Bayer delays part of its proposed settlement in Roundup lawsuit
Bayer was forced on Wednesday to delay part of a proposed settlement of allegations that its widely used weedkiller Roundup caused cancer after a U.S. judge questioned its plan to deal with future claims.
The company said that lawyers representing those preparing a class action had withdrawn a request for court approval of the $1.25 billion future claims scheme, part of a broader $10.9 billion agreement to settle close to 100,000 U.S. lawsuits related to Roundup.
The move gives both sides more time to address questions raised by Federal District Court Judge Vince Chabria who is presiding over the federal Roundup litigation, Bayer said.
Chhabria had raised concerns over Bayer’s plan to create an independent panel of scientific experts to help assess whether glyphosate-based weedkillers such as Roundup caused cancer.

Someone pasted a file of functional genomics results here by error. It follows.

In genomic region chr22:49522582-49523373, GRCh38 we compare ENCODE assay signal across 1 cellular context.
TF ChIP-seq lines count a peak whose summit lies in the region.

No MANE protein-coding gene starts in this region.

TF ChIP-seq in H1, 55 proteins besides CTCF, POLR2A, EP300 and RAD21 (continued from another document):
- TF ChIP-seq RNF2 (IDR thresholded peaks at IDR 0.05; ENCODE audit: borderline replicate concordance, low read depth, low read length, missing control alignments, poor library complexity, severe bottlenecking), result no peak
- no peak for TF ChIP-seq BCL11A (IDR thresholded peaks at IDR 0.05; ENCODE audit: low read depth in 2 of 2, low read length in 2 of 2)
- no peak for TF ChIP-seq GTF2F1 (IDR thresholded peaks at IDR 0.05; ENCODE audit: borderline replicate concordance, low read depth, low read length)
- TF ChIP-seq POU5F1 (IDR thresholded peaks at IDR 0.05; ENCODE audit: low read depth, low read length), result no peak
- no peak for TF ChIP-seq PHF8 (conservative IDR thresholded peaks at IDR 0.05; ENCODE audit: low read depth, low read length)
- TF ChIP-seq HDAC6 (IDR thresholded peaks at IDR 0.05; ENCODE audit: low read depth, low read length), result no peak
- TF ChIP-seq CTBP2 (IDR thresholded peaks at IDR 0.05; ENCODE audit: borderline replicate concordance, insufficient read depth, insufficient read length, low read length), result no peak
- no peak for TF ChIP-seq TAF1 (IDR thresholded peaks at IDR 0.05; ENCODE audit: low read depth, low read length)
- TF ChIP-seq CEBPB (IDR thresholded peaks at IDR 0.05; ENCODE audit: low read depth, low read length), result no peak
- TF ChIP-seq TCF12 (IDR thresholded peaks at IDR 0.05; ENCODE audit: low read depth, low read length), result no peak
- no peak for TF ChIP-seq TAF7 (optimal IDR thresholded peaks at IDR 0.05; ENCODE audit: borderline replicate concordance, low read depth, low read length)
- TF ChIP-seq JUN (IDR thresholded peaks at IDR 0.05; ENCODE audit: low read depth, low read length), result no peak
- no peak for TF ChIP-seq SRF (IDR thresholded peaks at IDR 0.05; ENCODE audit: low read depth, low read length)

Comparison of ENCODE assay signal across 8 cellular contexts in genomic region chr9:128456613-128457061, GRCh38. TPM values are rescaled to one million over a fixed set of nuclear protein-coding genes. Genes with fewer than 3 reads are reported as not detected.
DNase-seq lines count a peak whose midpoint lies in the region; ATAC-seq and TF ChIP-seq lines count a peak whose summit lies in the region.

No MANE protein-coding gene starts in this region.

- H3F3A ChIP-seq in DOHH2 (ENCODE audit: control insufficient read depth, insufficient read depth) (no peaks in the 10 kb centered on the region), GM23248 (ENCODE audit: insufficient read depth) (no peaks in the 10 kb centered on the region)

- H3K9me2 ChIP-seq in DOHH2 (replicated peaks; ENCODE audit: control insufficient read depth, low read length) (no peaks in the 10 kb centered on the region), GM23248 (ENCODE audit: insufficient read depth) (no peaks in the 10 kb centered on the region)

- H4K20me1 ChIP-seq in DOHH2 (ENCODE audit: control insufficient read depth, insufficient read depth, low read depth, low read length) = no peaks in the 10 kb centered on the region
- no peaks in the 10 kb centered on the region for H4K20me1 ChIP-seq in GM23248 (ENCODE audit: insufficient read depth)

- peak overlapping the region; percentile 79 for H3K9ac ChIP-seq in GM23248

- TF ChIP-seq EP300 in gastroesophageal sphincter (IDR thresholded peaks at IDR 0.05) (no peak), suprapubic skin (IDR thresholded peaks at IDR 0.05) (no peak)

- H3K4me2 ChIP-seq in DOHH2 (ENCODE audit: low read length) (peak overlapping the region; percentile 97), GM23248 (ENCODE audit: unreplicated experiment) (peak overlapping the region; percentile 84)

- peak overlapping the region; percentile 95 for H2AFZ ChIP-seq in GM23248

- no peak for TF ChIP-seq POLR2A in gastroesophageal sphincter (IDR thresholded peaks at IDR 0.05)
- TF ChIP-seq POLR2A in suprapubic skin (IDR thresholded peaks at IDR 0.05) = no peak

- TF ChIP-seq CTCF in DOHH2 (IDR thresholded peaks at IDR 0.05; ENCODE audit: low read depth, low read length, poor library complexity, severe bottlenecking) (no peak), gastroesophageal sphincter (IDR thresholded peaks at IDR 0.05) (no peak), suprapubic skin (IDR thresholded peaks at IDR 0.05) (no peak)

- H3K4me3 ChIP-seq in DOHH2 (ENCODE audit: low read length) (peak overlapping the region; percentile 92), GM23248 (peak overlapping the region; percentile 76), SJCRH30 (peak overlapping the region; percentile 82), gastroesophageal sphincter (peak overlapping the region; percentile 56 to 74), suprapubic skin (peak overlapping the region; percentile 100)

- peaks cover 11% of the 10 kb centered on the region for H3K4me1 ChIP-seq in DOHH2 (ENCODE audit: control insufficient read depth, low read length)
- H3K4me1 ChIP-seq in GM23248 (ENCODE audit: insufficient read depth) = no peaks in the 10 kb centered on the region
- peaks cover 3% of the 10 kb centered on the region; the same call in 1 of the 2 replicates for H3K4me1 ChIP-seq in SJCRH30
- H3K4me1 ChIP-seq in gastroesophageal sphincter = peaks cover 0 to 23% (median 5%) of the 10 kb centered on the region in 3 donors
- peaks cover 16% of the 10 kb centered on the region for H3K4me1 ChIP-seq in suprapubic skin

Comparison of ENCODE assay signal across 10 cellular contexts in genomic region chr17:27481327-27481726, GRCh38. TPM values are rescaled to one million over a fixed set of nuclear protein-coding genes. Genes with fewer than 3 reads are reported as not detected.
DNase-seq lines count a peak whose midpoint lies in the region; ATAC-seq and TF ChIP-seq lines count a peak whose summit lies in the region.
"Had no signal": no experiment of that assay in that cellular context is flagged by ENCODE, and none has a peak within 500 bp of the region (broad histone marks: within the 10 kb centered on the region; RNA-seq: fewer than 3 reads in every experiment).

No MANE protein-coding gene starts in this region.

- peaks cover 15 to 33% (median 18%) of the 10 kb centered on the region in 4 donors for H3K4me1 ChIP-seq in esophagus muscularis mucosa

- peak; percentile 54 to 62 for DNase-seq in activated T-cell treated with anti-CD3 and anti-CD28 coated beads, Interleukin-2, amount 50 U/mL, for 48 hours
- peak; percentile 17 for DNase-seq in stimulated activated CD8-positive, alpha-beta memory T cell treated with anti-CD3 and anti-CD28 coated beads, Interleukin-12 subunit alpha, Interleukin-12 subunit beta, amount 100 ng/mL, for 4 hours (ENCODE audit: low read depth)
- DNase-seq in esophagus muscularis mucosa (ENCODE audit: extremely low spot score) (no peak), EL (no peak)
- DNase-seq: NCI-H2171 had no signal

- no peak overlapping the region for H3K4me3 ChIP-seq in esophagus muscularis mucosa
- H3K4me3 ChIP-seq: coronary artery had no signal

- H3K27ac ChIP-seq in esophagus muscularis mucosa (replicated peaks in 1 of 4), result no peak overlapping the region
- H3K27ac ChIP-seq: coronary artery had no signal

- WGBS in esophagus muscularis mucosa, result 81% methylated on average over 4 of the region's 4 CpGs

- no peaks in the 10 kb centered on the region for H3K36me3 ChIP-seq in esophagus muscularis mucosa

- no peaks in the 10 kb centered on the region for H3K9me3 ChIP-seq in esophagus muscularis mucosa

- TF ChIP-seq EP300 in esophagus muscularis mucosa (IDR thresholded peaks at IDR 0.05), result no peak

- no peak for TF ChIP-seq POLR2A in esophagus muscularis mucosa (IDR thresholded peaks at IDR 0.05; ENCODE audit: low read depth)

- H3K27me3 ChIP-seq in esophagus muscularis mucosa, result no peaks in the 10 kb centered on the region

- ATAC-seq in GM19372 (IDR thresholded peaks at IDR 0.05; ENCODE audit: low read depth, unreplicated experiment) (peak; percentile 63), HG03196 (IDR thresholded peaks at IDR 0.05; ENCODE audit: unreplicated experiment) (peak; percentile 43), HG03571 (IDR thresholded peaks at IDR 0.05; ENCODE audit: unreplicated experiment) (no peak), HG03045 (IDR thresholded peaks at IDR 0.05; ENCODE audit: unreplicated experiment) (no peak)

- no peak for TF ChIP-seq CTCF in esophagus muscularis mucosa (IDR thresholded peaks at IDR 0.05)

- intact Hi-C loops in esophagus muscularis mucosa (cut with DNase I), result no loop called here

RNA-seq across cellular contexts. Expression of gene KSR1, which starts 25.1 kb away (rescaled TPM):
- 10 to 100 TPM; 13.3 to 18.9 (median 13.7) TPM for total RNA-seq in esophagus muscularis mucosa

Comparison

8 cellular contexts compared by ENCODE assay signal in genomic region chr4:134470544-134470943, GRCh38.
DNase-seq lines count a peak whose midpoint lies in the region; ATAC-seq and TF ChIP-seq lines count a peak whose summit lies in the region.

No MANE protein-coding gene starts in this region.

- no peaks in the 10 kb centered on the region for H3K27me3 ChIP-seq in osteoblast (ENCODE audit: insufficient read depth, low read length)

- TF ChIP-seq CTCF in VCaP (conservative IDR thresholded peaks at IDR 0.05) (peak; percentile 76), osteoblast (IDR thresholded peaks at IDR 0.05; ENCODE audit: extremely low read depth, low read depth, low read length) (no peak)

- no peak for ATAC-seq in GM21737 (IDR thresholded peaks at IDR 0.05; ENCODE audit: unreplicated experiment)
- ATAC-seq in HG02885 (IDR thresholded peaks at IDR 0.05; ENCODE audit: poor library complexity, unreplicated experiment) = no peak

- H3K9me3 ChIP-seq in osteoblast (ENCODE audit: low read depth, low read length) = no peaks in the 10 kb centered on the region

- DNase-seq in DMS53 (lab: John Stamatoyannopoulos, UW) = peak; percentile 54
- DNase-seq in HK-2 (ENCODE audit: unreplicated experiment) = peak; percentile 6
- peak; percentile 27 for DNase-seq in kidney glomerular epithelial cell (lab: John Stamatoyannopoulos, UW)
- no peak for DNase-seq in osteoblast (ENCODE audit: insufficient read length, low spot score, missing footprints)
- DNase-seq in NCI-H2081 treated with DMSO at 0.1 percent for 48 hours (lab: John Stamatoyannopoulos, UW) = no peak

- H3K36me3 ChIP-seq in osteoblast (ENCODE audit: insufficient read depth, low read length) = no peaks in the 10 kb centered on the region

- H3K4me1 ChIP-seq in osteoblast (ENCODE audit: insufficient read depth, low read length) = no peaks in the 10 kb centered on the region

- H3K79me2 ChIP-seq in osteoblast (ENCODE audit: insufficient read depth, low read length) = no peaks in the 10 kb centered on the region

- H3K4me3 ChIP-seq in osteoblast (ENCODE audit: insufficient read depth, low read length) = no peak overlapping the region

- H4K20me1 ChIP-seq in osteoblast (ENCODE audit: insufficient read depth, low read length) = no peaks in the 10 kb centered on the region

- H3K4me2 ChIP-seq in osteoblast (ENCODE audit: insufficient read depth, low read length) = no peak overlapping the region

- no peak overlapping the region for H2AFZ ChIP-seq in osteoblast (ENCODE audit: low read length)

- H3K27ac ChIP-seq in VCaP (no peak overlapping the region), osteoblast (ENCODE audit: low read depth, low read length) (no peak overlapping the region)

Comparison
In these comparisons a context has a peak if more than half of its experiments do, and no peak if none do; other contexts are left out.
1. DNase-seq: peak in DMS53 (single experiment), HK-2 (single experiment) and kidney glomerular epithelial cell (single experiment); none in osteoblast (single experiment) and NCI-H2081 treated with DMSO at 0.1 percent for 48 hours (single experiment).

“Bayer remains strongly committed to a resolution that simultaneously addresses both the current litigation on reasonable terms and a viable solution to manage and resolve potential future litigation,” the company statement said.
It declined to comment on the impact on the timetable for the bulk of the settlement.
“The (withdrawal) decision means that Bayer is back to square one when it comes to managing future claims, which will be worked up and filed over the coming years,” said David Noll, a law professor at Rutgers University who closely follows the litigation.